Avian botulism is a serious neuromuscular illness of birds caused by a toxin that is produced by the bacterium Clostridium botulinum. Avian botulism has been recognised as a major cause of mortality in wild-birds since the 1900s. The first outbreak in Australia occurred in 1938; one of the earliest major reported die-offs of a large number of waterfowls linked to this disease was encountered in Victoria in 1938.
Risks for humans and pets
Humans can become sick from botulism typically by eating improperly canned or stored foods. Aside from this, humans and pets are primarily at risk only if they eat infected fish, birds or maggots. Precautions should be taken when harvesting fish or waterfowl – they should not be harvested or eaten if they are sick or acting abnormally. Prevent pets from eating potentially infected fish, birds or maggots.
More information on botulism from a human health and food safety standpoint can be obtained through the Department of Health. Contact a veterinary practitioner if you suspect your pet has been infected.
Botulism spores, the resting stage of the bacteria, are abundant in anaerobic habitats (ie. those lacking low oxygen levels), such as soils, and aquatic sediments of many wetlands and lakes, and can be readily found in the gills and digestive tracts of healthy fish living in those lakes. The spores can remain in the ecosystem for extended periods of time, even years, and are quite resistant to temperature changes and drying. These spores, themselves, are harmless until the correct environmental factors and anaerobic conditions prompt them to germinate and begin the vegetative growth of the toxin-producing bacterial cells. The active bacteria that cause avian botulism grow only in a nutrient-rich substrate, such as in areas with large amounts of decaying plant or animal materials, which are also anaerobic. Fish that die for any reason and that contain the bacterial spores in their tissues are also suitable substrates for growth and toxin production by the bacteria.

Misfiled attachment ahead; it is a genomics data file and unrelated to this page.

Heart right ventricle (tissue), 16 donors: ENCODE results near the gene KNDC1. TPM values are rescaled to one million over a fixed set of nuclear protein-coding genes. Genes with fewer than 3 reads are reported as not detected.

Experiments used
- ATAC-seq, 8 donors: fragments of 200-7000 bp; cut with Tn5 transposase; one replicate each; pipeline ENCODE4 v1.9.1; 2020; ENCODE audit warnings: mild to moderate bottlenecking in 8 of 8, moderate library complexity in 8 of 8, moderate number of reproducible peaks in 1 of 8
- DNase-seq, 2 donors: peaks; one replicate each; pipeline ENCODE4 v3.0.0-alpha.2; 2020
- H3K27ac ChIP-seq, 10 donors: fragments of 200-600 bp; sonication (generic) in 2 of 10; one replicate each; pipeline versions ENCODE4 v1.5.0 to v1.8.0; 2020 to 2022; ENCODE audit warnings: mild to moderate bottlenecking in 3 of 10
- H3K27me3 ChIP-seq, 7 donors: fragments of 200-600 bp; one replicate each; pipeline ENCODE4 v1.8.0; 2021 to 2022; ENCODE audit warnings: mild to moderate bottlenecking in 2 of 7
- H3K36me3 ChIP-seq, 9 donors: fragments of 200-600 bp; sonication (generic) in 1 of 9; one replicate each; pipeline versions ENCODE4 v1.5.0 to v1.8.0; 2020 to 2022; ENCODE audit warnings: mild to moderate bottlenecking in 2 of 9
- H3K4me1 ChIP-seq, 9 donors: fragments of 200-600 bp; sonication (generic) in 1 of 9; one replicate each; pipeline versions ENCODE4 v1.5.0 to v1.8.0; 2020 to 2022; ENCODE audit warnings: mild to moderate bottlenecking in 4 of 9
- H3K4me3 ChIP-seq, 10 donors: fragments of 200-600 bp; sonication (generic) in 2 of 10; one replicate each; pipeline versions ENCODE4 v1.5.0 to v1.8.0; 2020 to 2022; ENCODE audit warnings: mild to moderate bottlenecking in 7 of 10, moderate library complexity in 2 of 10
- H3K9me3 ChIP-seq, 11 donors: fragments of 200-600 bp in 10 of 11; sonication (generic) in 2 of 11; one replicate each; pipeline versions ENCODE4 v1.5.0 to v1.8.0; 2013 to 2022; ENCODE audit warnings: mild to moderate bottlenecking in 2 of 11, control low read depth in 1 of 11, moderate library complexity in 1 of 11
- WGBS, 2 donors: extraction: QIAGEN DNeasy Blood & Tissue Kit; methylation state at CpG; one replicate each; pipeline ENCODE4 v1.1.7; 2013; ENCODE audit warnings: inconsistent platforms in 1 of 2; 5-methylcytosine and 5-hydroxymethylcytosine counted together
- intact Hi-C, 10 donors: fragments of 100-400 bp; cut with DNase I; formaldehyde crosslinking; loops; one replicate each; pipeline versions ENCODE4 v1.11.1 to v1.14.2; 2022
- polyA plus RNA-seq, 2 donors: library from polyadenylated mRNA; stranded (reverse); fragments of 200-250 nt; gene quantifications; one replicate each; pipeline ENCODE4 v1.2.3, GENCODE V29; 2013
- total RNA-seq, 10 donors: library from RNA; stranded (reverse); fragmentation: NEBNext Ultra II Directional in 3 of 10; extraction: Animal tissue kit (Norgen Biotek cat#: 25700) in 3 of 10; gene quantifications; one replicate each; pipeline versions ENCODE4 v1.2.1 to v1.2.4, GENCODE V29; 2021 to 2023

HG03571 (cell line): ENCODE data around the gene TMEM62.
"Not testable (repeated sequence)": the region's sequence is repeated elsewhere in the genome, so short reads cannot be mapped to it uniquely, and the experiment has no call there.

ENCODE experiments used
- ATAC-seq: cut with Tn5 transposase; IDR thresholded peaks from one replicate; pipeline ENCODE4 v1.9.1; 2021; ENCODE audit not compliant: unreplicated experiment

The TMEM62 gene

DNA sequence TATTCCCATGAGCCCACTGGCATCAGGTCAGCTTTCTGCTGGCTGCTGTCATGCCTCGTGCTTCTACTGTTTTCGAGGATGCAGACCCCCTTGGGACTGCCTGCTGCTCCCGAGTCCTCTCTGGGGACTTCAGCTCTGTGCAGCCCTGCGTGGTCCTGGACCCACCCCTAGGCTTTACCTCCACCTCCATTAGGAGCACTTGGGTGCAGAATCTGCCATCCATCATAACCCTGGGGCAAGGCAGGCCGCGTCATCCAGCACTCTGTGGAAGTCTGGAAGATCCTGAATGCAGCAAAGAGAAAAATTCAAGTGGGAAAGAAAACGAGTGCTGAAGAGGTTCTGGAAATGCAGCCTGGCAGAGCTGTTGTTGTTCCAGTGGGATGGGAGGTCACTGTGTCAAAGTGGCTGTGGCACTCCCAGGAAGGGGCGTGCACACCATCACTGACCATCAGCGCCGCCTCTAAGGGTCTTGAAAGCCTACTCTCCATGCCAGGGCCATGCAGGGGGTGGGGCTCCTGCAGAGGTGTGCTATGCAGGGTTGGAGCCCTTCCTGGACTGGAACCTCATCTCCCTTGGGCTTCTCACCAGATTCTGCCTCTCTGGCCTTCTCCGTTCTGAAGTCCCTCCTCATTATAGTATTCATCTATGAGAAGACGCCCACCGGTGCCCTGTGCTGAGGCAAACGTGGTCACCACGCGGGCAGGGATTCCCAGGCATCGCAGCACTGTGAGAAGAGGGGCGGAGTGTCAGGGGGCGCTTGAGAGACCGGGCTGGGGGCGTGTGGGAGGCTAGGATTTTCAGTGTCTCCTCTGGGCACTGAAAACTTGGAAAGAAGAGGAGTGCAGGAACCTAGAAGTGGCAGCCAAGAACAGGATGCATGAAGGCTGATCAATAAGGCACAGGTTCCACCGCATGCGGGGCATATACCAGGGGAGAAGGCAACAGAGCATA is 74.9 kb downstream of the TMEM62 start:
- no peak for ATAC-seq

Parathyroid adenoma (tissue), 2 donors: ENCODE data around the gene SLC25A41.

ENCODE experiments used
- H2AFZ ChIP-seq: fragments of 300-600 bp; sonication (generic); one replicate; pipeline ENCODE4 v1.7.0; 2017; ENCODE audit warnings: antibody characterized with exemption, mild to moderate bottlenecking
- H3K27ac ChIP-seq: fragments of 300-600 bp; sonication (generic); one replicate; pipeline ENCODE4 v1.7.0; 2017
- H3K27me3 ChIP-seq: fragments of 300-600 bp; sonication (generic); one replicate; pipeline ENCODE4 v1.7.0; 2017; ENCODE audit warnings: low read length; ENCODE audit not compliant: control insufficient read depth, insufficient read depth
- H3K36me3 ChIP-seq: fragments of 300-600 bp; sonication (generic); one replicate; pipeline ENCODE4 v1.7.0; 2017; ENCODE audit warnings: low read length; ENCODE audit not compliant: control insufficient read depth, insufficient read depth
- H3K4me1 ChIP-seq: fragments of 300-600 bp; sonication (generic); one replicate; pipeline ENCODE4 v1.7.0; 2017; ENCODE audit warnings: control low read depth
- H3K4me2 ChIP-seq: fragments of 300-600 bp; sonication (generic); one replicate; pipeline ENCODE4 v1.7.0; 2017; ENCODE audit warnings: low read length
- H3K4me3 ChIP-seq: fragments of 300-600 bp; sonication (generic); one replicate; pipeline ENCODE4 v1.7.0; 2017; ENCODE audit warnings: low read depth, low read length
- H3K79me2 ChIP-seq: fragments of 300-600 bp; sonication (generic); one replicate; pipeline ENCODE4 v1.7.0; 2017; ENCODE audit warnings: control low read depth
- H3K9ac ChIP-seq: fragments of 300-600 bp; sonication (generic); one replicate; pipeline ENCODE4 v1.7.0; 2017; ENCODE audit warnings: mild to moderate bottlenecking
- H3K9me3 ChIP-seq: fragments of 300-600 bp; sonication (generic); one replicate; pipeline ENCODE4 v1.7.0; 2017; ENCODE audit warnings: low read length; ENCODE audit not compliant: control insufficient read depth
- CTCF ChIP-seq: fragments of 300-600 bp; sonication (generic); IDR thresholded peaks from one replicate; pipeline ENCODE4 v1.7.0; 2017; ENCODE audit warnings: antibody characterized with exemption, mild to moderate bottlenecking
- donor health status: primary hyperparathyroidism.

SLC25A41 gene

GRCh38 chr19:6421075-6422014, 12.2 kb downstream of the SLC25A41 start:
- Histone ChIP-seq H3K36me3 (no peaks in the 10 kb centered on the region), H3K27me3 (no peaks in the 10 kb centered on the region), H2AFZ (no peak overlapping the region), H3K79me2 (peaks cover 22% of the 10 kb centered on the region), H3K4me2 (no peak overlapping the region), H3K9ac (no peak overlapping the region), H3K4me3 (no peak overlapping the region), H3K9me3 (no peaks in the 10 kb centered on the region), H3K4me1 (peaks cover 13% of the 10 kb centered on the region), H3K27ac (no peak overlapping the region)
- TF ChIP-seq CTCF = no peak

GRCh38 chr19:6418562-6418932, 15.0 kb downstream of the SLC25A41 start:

Fish-eating birds that die of botulism are poisoned by eating fish that contain the toxin. Ingestion of maggots from the carcass of an infected animal can continue the spread of avian botulism, which may be responsible for large kills of birds.
Outbreaks of avian botulism occur only when a variety of particular ecological factors occur concurrently. This typically involves warmer water temperatures, anoxic (oxygen-deprived) conditions and adequate levels of bacterial substrate in the form of decaying plants, algae or animal materials. As average air and water temperatures have risen on a global scale, warmer temperatures and anoxic conditions have been occurring more frequently on the Victorian wetlands, lakes and ponds, possibly resulting in an increase of avian botulism incidents. Once these factors lead to production of the toxin in material eaten by fish, the toxin can be passed up the food chain as wild birds consume the contaminated fish or eat maggots from the decaying carcasses of infected individuals.
Avian botulism typically results in paralysis – this results in the infected species exhibiting unusual behaviour. For example, water birds may not be able to hold their head up and as a result, often drown. Gulls can often walk, but not fly. Other birds may drag one or both wings, exhibiting poor posture while standing.
Once infected, fish may flounder or swim erratically near the surface of the water and they may have trouble staying right-side up. "Breaching" may also occur, during which a fish will float with its head near the surface and tail end lowered below. Infected fish usually die quickly and are most likely to be seen washed up on shore.
For further information on avian botulism, refer to the DEPI Avian botulism information kit (WORD - 3.1 MB) .